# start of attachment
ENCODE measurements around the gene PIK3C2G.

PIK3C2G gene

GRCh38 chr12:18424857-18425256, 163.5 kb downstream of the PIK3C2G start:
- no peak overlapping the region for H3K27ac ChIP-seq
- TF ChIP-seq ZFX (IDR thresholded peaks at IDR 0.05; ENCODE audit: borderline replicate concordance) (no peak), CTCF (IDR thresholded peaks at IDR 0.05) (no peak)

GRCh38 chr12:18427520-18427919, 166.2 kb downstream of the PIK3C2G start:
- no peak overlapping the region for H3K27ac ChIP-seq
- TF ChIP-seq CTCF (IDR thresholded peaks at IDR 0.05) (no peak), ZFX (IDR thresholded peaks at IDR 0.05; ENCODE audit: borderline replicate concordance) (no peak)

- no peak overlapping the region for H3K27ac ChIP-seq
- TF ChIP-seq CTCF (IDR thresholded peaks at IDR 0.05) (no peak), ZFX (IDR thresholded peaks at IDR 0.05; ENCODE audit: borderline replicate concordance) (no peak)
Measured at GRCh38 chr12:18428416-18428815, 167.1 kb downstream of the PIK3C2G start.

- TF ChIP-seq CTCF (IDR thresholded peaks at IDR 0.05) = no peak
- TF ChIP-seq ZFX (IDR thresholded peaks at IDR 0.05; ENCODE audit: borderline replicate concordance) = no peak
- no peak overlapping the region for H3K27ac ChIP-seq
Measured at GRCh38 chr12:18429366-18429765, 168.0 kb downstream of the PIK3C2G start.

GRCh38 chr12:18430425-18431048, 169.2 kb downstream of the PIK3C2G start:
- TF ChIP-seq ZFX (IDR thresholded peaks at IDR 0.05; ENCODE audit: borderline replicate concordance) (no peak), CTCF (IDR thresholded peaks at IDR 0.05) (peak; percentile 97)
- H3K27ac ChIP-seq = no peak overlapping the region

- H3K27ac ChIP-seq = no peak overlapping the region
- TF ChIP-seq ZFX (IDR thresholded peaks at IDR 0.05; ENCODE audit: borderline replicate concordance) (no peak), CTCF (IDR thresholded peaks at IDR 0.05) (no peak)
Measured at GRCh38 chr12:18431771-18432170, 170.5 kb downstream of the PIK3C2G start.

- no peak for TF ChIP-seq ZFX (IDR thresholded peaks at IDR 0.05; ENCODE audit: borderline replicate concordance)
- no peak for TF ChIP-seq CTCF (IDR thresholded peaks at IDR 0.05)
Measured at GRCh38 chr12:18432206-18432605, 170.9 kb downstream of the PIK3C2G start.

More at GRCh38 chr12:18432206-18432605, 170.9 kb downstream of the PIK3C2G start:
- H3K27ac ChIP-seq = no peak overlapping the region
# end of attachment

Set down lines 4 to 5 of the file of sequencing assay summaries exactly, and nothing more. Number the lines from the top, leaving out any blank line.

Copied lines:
- no peak overlapping the region for H3K27ac ChIP-seq
- TF ChIP-seq ZFX (IDR thresholded peaks at IDR 0.05; ENCODE audit: borderline replicate concordance) (no peak), CTCF (IDR thresholded peaks at IDR 0.05) (no peak)